New Regulations for Section 503 and VEVRAA Demystified

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By: Amira Fahmy, Director of Community Development, GettingHired

The wait is finally over! After months of speculation, OFCCP has officially released the final ruling on the new regulations for Section 503 of the Rehabilitation Act and the Vietnam Era Veterans' Readjustment Assistance Act (VEVRAA). The changes made in the final regulations are unprecedented, and we believe it is going to be a historic turning point when it comes to the employment of individuals with disabilities with federal contractors and subcontractors.

Over the last few months we wrote a few articles discussing the proposed changes to 503, and well, most of our hypotheses of what would pass were incorrect. Under the new regulations contractors are not required to form formal linkage agreements or develop training around specific topics. In those areas, the regulations maintained their existing requirements. That said, the proposed 7% utilization goal for hiring individuals with disabilities did pass, which is truly a monumental event!

For the first time ever, Section 503 will require a national utilization goal of 7% for employment of individuals with disabilities for each job group within a contractor's workforce (or 7% of the total workforce if the contractor has less than 100 employees). Similarly, VEVRAA requires contractors to establish a national benchmark for hiring protected veterans. Contractors will be able to set their own benchmark using existing data on veteran availability, or they can adopt the annual hiring benchmark established by OFCCP, which is currently set at 8%.

In addition to the utilization goals and benchmarks, there is also a requirement for contractors to invite applicants to voluntarily self identify as an individual with a disability or a protected veteran during the pre and post offer stages of the hiring process. This will help contractors analyze the effectiveness of their recruitment and outreach programs.

So what does that mean?

Most importantly, it means more job opportunities for individuals with disabilities and protected veterans (which includes disabled veterans)! Because of the new regulations, OFCCP estimates that federal contractors will hire an additional 594,000 individuals with disabilities, and 84,000 veterans with disabilities. That is huge, especially at a time when the unemployment rate for individuals with disabilities is almost twice as high as the national average, and the labor force participation is only at 20.3% (compared to 69.7% for those without a disability). These regulatory changes will also create more awareness around the existing issues and can serve as a platform for change.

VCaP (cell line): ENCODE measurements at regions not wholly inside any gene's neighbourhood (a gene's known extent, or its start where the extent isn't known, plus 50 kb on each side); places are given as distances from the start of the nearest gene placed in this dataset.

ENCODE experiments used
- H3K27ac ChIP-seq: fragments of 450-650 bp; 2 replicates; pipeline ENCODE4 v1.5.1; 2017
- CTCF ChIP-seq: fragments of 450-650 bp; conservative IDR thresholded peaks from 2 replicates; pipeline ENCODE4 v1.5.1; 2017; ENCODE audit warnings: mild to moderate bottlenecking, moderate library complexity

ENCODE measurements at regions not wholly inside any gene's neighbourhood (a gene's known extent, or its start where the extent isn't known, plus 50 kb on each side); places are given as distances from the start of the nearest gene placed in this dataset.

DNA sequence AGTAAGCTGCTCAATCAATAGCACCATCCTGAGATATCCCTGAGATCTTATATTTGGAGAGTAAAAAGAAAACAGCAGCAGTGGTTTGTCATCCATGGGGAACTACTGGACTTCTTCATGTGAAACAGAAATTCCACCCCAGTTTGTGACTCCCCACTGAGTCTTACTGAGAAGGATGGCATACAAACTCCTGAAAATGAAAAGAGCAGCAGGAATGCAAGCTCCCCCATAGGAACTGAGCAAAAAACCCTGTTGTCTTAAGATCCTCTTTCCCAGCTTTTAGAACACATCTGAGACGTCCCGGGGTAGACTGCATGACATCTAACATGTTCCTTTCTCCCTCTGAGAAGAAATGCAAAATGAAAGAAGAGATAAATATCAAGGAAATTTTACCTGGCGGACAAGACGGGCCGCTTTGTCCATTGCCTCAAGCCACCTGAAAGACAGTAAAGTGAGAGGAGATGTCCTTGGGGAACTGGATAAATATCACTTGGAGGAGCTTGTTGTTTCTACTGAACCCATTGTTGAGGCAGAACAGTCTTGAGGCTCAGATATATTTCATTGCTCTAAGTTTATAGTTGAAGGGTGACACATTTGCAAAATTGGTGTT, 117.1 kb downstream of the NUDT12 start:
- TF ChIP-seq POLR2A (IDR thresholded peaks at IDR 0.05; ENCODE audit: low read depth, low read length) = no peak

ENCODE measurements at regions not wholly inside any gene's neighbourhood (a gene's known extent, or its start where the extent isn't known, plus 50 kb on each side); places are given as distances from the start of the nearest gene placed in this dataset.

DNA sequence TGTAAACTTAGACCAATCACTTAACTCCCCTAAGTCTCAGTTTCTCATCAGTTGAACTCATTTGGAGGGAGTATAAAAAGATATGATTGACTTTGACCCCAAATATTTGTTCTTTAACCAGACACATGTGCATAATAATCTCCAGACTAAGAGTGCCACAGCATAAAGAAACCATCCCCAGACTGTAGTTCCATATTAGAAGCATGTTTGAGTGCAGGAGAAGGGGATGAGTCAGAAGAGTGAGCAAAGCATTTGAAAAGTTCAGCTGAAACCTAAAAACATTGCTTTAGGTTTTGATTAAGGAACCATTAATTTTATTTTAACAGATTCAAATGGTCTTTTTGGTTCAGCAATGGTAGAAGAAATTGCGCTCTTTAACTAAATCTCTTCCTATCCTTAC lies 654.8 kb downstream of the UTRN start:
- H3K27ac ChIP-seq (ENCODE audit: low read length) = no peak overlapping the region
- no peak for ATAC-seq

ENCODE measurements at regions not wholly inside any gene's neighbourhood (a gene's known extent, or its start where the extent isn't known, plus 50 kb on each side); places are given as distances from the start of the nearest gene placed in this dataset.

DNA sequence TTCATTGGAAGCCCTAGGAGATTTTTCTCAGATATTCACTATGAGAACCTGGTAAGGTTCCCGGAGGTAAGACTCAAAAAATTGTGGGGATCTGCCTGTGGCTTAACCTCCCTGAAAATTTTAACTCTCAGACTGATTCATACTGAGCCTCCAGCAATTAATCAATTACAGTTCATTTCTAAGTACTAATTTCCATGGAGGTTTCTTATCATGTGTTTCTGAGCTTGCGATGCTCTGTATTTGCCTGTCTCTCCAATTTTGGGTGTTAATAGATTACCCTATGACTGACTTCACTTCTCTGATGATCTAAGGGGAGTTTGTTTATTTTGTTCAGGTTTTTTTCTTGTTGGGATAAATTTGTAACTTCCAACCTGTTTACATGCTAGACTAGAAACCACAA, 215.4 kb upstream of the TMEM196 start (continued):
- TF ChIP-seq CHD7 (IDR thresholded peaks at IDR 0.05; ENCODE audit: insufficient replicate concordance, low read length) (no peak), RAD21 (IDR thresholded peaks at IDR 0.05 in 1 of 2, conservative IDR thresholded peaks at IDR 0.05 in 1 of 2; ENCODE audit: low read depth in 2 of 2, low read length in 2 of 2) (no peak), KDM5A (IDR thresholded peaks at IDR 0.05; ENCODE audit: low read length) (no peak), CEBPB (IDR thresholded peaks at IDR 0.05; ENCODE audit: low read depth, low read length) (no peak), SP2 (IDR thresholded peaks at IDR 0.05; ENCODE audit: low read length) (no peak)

For employers, these new regulations might seem overwhelming at first, but they can also be a great opportunity. Studies have shown that hiring people with disabilities is a good business decision. The benefits for hiring individuals with disabilities include increased retention (and less training costs due to turn over), access to new markets, increased innovation, and a diverse workforce, to name a few. While contractors will likely have to make some changes to their current processes, the long term investment will be well worth it.

Employers should also note that OFCCP was very clear in saying that these utilization goals and benchmarks are not rigid and inflexible quotas which must be met, and contractors will not be cited for violations solely for failing to meet them. They are simply a tool provide the contractor with a quantifiable means to measure its progress towards achieving equal employment opportunity for individuals with disabilities and protected veterans.

Like with all change, it will take some time before these new regulations are fully implemented and we start seeing the impact. That said, we believe this is a great step towards equal employment opportunity for individuals and veterans with disabilities.


About GettingHired, Inc.

GettingHired, Inc., is an online service organization focused on creating employment opportunities for job seekers with disabilities and helping employers find talent. The company is well known for its national employment and networking portal connects talented job seekers who happen to have disabilities with employers, advocacy organizations, and service providers.